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Best Of the Best Of

Proposing the Best Old Artist Grammy

by James Leroy Wilson
February 20, 2001

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Best Of the Best Of_James Leroy Wilson-Proposing the Best Old Artist Grammy The Grammy Awards are on tonight, and much of the suspense is whether foul-mouthed rapper Eminem will win the Album of the Year award. There's a good chance. Among rock critics, his album was considered among the year's best. Of the other nominees, including the reunited Steely Dan (comeback sympathy), the venerable Paul Simon (ditto), and hipster geek Beck (familiar to voters because he has previous nominations), only the British group Radiohead earned more high praise from the critics than did Eminem, and that band is the least well-known among mainstream-minded Grammy voters. My guess is that Simon, who has won the best album Grammy a few times before, will get it again.

The trouble with the Grammys is that when it is not too sentimental, it is too commercial. Looking back at previous winners, much of what one thinks is, what were they thinking? And then you remember, oh yes, Tony Bennet is old and hadn't won before. Celine Dion and Whitney Houston were really popular. Eric Clapton had recently lost a son.

Which is not to say that the "best" - the greatest convergence of artistic merit and popular acclaim - never wins. Ever since the award became open to rock acts by awarding the Beatles' Sgt. Pepper's Lonely Hearts Club Band, what hindsight would call "worthy" albums - not necessarily the very best, but among the best - have won about half the time.

Actually, the three most recent winners - Bob Dylan, Lauryn Hill, and Santana, were arguably worthy, especially Hill, who had praise heaped on her by critics and listeners alike. Dylan and Santana, however, have the "sympathy" vote syndrome. Their albums were very good, but did they win just because they were respected veterans who had never won before?

The problem with the Grammys - more so than with Emmys and Oscars - is that there is so much music out there, the voters tend to choose what is familiar - i.e., the currently popular and well-known veterans. They are operating without the benefit of hindsight, not knowing if their choices will really stand the test of time. Nine years ago, they chose Natalie Cole's "duets" with her deceased father rather than Nirvana's (who?) Nevermind or U2's (this doesn't sound like U2!) Achtung Baby.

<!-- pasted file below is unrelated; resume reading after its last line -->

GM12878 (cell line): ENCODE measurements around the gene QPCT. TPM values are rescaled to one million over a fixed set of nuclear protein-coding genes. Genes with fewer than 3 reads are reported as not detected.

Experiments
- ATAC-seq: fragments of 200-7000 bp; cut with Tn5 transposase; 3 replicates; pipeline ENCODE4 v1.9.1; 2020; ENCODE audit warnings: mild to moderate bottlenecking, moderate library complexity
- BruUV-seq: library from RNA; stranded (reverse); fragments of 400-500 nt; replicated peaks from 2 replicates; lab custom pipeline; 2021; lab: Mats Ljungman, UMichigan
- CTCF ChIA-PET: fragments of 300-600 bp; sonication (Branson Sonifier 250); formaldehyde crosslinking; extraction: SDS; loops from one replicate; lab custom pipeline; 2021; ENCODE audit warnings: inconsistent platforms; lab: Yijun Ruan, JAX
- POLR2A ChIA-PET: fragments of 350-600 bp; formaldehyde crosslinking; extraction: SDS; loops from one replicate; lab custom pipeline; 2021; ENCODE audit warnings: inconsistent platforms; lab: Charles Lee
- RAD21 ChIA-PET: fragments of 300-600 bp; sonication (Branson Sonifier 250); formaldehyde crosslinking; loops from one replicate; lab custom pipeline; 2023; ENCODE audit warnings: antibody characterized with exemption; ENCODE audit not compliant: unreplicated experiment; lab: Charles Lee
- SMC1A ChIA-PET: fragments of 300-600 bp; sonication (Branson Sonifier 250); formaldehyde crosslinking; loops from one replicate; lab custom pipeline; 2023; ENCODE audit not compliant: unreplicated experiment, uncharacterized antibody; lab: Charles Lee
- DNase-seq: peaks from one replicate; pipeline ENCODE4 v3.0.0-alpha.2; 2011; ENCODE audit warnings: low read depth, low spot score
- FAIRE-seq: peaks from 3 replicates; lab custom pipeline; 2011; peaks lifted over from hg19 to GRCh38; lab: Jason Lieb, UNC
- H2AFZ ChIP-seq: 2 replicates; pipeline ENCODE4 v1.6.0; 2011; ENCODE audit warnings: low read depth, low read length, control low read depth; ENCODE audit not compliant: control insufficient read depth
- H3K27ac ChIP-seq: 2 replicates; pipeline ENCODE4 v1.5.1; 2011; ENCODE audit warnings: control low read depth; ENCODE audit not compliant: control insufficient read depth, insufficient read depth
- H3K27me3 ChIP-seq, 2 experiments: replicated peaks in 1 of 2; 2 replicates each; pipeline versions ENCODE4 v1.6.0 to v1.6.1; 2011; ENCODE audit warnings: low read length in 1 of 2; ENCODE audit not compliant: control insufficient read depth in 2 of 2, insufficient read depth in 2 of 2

To reform the system, I propose we put the Grammys on hold, for ten years. Then, in the year 2011, we can nominate and award the best from the year 2001. No more sympathy awards, no more awards for flashes in the pan. No more early-nomination deadlines which confuse the issue of what year an album and its singles were eligible. Only the good music that stood the test of time.

Fat chance of that happening. So here's another reform: abolish the Best New Artist category, and replace it with a far more prestigious award - Best Old Artist. It would award the artist (an individual or band) with the best compilation album - "Greatest Hits," "Favorites," "The Singles," etc - that was released that year. This will recognize, finally, that the measure of the artist is the number of good and great songs recorded not in a year, but in a career.

While the originally-produced album is a good place to feature creative arrangements, compositional daring, and, perhaps, a continuous theme requiring that the songs be heard in track order from start to finish, the "Best Of" package is a showcase of songs and songwriting. Rock artists must, in the end, be judged by the quality of songs they perform, not on how innovative their sounds are or how skilled their musicianship is. This is because the culture is not familiar with most artists' albums, but only with their hit songs. The artists who don't fill just their own albums with great music, but also the airwaves, soundtracks, parties, etc., make the world a better place.

Surveying my own collection, I hit on a method to judge the best "Best of" albums. It's simple. Look at the songs on the album. Whatever songs you love, assign two points. Whatever you like and are glad to have, assign one. If you are indifferent, or don't like the song, award zero. Total up the points. If it's a multi-CD package, divide the total by the number of CDs, because they are more expensive.

Here are examples from my own collections. ABBA Gold has eleven good songs, and three gems ("Knowing Me, Knowing You"; "Chiquitita"; "Name of the Game"), for a total of seventeen points. Creedence Clearwater Revival's Chronicle doubles that score, and rates as perhaps the Best Best of Collection of all time. The 3-CD Rolling Stones' The Singles: The London Years averages a remarkable 24, even though half the songs are B-sides. It is an advantage to have as many songs as can fit, and bands with fewer than twelve or fourteen don't stand much of a chance of a high rating. And they don't deserve it either; artists who didn't record a lot of really good songs don't deserve the stature of those who did.

Judging "Best Of" albums is therefore simple - objectively tallying your preferences. Far easier than comparing Eminem with Steely Dan. With the dozens of categories, and all of the sentimentality and faddishness, it would be nice to have just one award that would actually reflect what the voters really like.

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